We are provided with two instances in the story of Marion dressed in black:
First, she wears "a dignified black dinner dress that just faintly suggested mourning." A short time later, when Charlie is speaking to her about his true reason for coming to Paris, Marion plays with "the black stars on her necklace" and frowns.
Marion's black clothing represents her role as Charlie's nemesis in the story. He has come to Paris in the hopes of retrieving his daughter, Honoria, but Marion, his late wife's older sister, has custody of the child. Charlie must convince Marion that he has cleaned up his act, stopped his drinking, and will make a fit parent to his daughter. Marion is the symbolic "black veil" separating him from Honoria.
Her black clothes represent her grim view of Charlie. She is a serious person, still mourning her sister's death, which she holds Charlie responsible for, and the hint of mourning in her black dress is a reminder of the history that stands between them. She does not like or trust Charlie, based on his past, wild behavior.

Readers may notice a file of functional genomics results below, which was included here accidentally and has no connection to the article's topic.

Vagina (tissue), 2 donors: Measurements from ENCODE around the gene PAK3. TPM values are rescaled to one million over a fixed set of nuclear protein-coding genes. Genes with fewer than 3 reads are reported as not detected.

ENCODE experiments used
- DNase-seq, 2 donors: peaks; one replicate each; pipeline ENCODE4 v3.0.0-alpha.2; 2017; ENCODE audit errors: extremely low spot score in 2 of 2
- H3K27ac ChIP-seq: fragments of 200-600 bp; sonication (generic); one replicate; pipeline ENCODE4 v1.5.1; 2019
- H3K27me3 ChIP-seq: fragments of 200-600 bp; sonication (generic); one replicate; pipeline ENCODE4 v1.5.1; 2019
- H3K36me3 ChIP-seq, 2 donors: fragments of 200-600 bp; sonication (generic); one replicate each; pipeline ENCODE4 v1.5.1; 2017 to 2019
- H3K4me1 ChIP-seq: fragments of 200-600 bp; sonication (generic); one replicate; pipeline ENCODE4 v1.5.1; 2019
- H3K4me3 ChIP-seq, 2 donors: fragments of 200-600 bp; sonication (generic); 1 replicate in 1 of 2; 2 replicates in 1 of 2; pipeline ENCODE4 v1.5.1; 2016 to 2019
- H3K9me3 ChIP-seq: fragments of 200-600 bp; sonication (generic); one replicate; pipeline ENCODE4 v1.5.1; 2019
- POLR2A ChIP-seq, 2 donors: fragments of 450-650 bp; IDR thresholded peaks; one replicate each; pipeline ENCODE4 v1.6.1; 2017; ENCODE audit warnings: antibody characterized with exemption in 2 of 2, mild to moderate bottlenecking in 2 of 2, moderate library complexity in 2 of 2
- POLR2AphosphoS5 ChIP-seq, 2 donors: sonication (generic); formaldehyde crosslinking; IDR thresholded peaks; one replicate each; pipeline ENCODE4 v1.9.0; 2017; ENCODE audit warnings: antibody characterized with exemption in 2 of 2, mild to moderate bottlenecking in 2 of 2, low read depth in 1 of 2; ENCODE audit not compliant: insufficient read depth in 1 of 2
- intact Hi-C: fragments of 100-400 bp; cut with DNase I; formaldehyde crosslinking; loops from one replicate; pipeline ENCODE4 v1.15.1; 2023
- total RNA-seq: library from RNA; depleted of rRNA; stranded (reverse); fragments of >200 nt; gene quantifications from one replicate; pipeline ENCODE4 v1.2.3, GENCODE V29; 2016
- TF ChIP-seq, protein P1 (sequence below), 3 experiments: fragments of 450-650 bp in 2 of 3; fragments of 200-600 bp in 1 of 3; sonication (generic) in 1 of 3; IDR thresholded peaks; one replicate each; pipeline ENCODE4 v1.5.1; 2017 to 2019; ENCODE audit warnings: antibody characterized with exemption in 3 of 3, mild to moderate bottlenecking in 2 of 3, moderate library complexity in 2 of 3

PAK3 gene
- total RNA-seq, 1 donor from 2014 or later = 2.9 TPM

Marion has never been a carefree person. In this story, she continues to be the dark shadow cast across Charlie's life, not wanting to forget the past. He believes that she wants to cast him in the role of "villain" in her sister's life and her own. However, he wants to cast Marion as the villain in his life, so her black clothes fit the role he has assigned her.